The Washington PostDemocracy Dies in Darkness

Behind-the-scenes sports docuseries are everywhere, and the messiness is the best part

Colts Coach Frank Reich saw a disastrous season-ending loss to the Jaguars. (Phelan M. Ebenhack/AP)
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We need more up-close, behind-the-scenes sports docuseries. It’s a wonderful thing to have cameras embedded with a team, documenting its performance highs and lows. Check that: Just the lows, please.

Sports leagues and organizations keep partnering with entertainment networks that will allow them final editorial control of their narratives, but there’s no airbrushing a dumpster fire. And after watching the latest installment of NFL Films’s “Hard Knocks” with the Indianapolis Colts — the first time the show has been taped and aired during the season — I’m convinced that on-field misery makes for amazing television.

The season finale felt like watching epic love story “Titanic” and fast-forwarding to the part where everyone drowns. Just as we already know how Rose won’t make room on that floating door for Jack, we knew how this season of “Hard Knocks” would end. The Colts would go down to Jacksonville and lose to a franchise that needed 11 months longer than the rest of the world to realize Urban Meyer shouldn’t be an NFL coach. And instead of punching their ticket to the playoffs, the stars of the show would walk off the field as the vanquished, their white jerseys gleaming under the sun but their despondent dispositions ready for the nearest golf course. Even while freezing in that ocean, Jack suffered less than the Colts fans who got camera time during the episode.

The mother of cornerback Kenny Moore II, that poor woman. As she sat in a small section of friendlies, wearing her son’s jersey, her agony helped move the story forward. If “Hard Knocks” wins any awards this year, she deserves her own Emmy nomination for the side-eye glance she shot her companion when he asked if the Colts had it in them to come back from a three-touchdown deficit.

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The Colts surely didn’t expect the show to end like this. But maybe it’s for the best that an all-access sports docuseries ends unpredictably messily. Viewers are the winners when teams and leagues can’t control everything, especially the outcome.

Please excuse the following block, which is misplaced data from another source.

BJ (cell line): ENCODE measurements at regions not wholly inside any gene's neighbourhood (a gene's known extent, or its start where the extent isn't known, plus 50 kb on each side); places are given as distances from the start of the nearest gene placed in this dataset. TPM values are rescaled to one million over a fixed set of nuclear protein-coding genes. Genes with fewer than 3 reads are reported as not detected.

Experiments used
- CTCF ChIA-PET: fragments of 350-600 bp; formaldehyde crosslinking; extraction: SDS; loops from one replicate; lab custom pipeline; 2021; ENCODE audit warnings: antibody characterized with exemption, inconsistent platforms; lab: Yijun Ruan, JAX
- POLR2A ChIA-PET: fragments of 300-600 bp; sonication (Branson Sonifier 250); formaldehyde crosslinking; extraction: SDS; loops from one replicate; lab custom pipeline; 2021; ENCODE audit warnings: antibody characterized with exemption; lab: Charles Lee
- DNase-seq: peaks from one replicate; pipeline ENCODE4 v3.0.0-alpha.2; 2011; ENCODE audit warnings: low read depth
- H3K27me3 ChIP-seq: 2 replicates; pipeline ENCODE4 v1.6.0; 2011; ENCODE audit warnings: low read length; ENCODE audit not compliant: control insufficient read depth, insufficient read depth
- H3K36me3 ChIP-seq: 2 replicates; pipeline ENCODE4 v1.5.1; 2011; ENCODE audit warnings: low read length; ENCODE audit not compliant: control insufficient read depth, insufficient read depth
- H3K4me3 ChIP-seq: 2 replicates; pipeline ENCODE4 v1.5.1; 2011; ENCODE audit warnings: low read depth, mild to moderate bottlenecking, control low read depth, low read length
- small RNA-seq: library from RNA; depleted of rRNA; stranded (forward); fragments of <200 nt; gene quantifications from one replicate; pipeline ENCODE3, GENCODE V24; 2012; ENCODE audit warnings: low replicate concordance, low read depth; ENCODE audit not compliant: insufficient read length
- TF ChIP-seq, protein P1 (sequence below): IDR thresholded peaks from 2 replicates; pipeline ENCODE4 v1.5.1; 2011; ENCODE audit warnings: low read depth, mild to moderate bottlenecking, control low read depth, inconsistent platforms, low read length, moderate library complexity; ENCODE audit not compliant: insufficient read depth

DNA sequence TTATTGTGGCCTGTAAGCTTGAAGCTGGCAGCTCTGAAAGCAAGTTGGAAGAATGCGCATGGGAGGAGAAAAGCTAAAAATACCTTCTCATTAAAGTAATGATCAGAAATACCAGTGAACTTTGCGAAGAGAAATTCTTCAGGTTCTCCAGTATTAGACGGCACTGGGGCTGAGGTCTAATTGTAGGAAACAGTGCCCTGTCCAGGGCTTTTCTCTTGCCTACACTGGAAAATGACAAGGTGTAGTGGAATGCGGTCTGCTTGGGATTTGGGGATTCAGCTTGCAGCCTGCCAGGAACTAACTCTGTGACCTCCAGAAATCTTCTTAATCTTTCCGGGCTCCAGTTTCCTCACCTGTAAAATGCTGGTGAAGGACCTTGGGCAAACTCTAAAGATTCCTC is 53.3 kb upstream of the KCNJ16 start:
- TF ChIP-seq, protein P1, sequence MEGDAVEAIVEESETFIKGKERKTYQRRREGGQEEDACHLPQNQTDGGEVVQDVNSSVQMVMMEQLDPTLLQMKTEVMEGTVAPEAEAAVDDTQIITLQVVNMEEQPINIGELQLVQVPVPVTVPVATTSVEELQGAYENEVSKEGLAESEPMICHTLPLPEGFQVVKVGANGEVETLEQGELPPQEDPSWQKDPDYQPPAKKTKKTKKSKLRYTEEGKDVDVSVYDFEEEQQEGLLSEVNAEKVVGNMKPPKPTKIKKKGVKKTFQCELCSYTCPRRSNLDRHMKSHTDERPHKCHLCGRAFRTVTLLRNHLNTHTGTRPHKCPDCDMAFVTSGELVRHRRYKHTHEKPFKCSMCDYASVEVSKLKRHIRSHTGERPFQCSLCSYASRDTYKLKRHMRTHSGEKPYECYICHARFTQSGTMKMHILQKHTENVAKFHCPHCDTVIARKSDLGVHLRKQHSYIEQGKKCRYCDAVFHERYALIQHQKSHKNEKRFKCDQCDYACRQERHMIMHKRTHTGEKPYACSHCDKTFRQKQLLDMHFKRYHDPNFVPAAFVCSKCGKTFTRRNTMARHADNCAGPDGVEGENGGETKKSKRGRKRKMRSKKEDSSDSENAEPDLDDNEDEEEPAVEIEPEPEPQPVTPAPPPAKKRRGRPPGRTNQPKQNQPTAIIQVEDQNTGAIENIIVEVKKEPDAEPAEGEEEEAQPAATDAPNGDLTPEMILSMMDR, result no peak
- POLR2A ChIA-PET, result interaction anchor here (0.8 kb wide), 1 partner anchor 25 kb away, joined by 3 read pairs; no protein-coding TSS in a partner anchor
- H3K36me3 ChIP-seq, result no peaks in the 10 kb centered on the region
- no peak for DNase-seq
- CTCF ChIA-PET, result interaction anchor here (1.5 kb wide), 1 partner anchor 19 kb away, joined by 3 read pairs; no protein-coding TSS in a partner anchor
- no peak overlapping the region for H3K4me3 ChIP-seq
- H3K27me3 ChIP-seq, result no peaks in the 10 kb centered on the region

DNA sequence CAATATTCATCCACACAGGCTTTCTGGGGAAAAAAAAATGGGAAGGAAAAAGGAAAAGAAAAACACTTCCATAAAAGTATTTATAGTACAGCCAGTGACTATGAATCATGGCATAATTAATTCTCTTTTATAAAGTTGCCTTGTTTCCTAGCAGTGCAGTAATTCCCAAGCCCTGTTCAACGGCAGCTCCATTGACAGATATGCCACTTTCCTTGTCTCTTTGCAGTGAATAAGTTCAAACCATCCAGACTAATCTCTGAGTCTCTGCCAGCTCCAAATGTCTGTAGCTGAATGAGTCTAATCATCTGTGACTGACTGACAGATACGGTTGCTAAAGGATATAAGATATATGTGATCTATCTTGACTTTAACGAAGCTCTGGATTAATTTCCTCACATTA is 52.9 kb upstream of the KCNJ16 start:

The Colts had final say over what appeared in the show — which makes sense for those inside an NFL C-suite who are image-conscious. The team and players did allow boom mics inside the facility to catch insider talk, and cameras in private spaces also captured wholesome family moments. That is all good and nice, but well before the grimy ending, the show could’ve served up a dose of the cloud hovering over the franchise along with the steaming pile of puff.

These Colts started the season as one of the least-vaccinated teams in the NFL and watched their playoff hopes end following two putrid performances by unvaccinated quarterback Carson Wentz, who contracted the coronavirus in Week 17 before a crucial game against the Las Vegas Raiders. And yet, while the Colts’ vaccination status was the overarching late-season theme in the Indianapolis market, it played out as a mere subplot only in the penultimate episode of the HBO show.

We saw Wentz’s aversion to masks on “Hard Knocks” — seriously, would it kill him to pull the cloth up above his schnozzle every now and then? — but there was no scene in which he addressed the elephant in the room. Nothing from Wentz as to why he had to be away from the team during its week of preparation for the Raiders — a week he absolutely needed ahead of a game that could have ensured the Colts’ postseason berth.

Reporters, who aren’t paid by the team, had grilled Wentz about his vaccination status during training camp, but there wasn’t even a breakout, softball interview on the show for him to explain in his own words why he chose not to get vaccinated.

That wasn’t the story the Colts wanted to tell their viewers, but leagues and teams will always get to share their version of the truth because fans’ insatiable hunger demands access — even heavily edited access.

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The first season of the hit Netflix show on Formula One racing, “Drive To Survive,” has a 92 percent audience score on Rotten Tomatoes. On the heels of this success, the streaming platform has announced partnerships with the PGA Tour and the ATP and WTA tours for upcoming shows. According to reports, a camera crew has been documenting the Novak Djokovic ordeal as it unfolds in Australia — though fans will have to wait until 2023 to see how Netflix portrays the vaccination drama centered on the world’s No. 1 men’s tennis player.

Still, no one should have to wait that long to deduce that Djokovic and his corporate tennis partners — much like the Colts in “Hard Knocks” — are likely to have final approval on how those events are presented.

That’s why unforeseeable chaos should be the only way for these shows to end. No one could control a two-touchdown underdog denying its opponent a trip to the playoffs, but that’s what happened to the Colts during their star turn on HBO. Sports execs might demand the final say on shot lists and storyboards, but for creative excellence, they can’t compete with the randomness and drama that can only be produced on the field.

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